A last-minute addition to the law also created an Immigration Enforcement Review Board that is empowered to subpoena witnesses, documents and mete out punishment, said Bernal. The board is now considering bringing charges against DeKalb County for not enforcing HB 87.

“We have found ourselves with this board that many think is unconstitutional because only registered voters can complain to the commission,” said Bernal.

The 2012 election saw record turnouts from Latino, Asian and immigrant voters, many of whom cited immigration as a key concern.

“House Republicans’ views on immigration are untested, and many advocates for reform believe they are implacably hostile,” Tamar Jacoby, president of ImmigrationWorks USA, a national federation of small-business owners in favor of immigration reform, wrote this week in a column for CNN. “But the truth is Republican opinion has been evolving since the 2012 election. More and more House Republicans, perhaps the majority, know that reform is overdue and that the GOP must be part of the solution -- to remain competitive with Latino voters and because it's the right thing to do.” 

The question now, she writes, is whether the GOP will be able to take ownership of immigration reform, to be seen as leaders on the issue and not be seen as merely followers of Obama.

It’s a thin line to walk. The morning after the partial government shutdown ended, Obama called on Congress to act on immigration reform. Republican lawmakers responded by accusing the president of playing partisan politics on a divisive issue to make the GOP look bad: If the party doesn’t act, they could be blamed for the failure of immigration reform. But if they act on reform, they could be seen as simply bowing to the president.

In the aftermath of the government shutdown, immigration reform may be a test case of where the Republican Party is headed.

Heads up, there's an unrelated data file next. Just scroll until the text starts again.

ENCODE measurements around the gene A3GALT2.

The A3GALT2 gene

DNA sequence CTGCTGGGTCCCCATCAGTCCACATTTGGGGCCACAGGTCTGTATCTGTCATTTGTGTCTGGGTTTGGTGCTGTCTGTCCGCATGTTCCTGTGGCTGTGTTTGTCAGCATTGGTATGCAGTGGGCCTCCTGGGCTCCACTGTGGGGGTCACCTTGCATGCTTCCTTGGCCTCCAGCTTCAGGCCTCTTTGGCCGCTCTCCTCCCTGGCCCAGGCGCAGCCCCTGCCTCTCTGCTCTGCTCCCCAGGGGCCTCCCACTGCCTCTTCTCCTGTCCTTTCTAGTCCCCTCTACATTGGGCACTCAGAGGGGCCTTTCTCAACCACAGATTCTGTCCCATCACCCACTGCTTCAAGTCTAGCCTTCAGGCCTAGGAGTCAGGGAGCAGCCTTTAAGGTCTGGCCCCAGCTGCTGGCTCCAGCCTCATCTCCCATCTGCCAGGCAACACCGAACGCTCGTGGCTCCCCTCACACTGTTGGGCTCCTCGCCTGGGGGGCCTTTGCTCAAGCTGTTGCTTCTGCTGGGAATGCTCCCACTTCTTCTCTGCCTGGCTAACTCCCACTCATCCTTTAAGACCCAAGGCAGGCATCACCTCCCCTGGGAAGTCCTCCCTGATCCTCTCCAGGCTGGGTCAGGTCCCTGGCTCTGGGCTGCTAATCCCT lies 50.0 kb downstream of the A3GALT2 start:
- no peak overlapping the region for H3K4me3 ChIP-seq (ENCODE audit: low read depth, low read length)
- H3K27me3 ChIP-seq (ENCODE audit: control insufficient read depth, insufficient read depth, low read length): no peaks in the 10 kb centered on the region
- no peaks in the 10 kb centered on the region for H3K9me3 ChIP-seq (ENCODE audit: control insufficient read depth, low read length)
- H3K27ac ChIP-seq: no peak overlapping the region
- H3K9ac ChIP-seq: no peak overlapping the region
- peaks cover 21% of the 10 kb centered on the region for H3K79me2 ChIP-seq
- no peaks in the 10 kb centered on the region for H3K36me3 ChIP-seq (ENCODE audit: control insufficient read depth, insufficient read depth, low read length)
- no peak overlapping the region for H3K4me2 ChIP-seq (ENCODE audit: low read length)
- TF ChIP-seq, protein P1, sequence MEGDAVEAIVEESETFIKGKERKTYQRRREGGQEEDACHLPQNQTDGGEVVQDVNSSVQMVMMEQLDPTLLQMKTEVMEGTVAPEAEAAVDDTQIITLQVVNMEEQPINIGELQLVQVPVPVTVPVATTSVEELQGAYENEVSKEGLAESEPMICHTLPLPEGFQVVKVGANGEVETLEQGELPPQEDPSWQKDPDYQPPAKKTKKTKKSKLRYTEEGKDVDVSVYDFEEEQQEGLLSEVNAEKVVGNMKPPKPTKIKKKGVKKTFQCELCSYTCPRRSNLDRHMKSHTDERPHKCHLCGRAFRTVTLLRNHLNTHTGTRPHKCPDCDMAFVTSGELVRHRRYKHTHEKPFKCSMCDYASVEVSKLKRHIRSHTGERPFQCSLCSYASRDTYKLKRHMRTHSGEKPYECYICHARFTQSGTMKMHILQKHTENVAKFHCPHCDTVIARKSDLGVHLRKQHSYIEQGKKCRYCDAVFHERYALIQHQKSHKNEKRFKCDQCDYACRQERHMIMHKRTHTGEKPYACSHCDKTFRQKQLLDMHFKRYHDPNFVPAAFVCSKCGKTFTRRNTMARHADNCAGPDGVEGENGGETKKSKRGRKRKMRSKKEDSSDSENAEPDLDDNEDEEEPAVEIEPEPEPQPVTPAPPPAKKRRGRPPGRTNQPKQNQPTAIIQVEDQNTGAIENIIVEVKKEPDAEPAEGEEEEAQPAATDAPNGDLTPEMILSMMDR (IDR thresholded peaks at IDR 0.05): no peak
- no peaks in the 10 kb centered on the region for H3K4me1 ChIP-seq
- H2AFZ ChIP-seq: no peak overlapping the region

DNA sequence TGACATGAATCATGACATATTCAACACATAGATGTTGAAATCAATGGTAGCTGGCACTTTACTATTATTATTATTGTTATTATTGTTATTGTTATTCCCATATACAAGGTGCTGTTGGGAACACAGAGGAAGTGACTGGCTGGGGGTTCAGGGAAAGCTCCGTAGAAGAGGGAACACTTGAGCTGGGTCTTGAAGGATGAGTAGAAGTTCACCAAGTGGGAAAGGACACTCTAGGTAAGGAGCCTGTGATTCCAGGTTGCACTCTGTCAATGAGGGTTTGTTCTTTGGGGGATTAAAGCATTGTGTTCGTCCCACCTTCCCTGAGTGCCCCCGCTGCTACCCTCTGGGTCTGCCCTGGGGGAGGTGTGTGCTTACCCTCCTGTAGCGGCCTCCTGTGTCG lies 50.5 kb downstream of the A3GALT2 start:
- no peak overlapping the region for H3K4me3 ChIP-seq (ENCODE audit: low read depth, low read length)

They have until the end of next year, 2014, to come to a compromise (in conference committee) with the broad immigration overhaul passed in the Senate in June. Once the two chambers pass the final compromise bill, it will head to the president’s desk.

“It used to be that immigration reform was cyclical. Now, the cost of inaction is so high,” Lynn Tramonte, deputy director of America’s Voice, an immigration reform advocacy organization in Washington, DC, told reporters on a national telebriefing this week organized by New America Media. “I personally think you’re going to see House Republicans introduce a bill this year.”

The piecemeal approach

House Republicans have said they will focus on separate piecemeal bills that address different aspects of immigration reform. The House’s Judiciary Committee has passed four bills that address E-Verify (the federal database to check the immigration status of potential employees), the SAFE Act (which gives local law enforcement unprecedented authorization to enforce immigration laws), high-skilled workers and agricultural workers. The House’s Homeland Security Committee also passed a bipartisan border bill.

Other bills currently being discussed include the KIDS Act (a GOP version of the DREAM Act) and a bill addressing low-skilled workers.